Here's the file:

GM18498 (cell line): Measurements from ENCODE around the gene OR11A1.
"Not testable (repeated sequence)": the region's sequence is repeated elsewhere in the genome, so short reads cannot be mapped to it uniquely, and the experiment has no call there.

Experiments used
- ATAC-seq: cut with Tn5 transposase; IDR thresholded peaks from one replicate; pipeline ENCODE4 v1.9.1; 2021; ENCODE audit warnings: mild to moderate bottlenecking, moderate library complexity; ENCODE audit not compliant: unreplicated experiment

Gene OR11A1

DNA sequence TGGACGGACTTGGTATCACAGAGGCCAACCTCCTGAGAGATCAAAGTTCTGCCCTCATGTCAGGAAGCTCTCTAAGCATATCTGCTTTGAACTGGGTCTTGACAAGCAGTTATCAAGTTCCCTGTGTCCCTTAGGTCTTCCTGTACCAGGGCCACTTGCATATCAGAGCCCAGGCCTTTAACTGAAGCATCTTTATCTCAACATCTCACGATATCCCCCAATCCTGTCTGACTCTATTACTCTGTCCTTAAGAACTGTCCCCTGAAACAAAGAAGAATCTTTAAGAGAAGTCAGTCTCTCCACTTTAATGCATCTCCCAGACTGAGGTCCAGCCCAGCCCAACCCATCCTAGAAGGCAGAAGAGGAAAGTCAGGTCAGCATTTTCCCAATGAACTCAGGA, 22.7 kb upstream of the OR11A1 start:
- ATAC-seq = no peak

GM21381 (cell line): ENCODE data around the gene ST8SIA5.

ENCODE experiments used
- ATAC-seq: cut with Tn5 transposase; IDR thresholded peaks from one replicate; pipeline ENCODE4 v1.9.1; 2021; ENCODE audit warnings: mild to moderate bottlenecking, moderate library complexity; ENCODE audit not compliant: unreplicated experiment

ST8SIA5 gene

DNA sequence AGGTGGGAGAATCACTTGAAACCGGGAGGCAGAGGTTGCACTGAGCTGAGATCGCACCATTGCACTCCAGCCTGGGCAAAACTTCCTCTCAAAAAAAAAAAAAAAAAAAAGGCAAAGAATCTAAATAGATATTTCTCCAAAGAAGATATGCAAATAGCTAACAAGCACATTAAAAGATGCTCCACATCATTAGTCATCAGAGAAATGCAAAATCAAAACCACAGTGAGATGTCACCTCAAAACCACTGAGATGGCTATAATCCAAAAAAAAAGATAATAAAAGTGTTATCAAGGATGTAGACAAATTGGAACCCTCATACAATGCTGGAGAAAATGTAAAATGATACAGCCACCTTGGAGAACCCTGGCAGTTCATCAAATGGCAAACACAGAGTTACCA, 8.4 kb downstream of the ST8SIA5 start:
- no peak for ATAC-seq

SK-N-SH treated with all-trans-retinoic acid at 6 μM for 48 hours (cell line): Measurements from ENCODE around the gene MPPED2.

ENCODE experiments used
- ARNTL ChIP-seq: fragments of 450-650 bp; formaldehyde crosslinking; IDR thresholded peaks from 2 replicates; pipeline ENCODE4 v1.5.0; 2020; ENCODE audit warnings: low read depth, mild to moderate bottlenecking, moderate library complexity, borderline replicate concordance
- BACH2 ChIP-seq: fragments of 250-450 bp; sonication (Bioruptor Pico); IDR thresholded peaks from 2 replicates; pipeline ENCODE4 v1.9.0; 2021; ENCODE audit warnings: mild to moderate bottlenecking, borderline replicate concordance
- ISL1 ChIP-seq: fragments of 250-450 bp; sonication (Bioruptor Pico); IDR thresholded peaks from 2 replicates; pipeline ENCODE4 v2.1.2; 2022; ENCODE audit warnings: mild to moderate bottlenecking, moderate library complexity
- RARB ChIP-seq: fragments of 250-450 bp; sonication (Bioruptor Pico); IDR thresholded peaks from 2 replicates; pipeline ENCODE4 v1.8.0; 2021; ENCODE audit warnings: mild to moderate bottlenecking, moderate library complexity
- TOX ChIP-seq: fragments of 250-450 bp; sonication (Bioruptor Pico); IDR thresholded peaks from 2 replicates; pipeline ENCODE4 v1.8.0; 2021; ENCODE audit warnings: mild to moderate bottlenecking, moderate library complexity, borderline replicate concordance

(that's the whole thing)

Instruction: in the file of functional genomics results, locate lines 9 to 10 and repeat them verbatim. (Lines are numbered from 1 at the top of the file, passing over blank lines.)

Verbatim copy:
ENCODE experiments used
- ATAC-seq: cut with Tn5 transposase; IDR thresholded peaks from one replicate; pipeline ENCODE4 v1.9.1; 2021; ENCODE audit warnings: mild to moderate bottlenecking, moderate library complexity; ENCODE audit not compliant: unreplicated experiment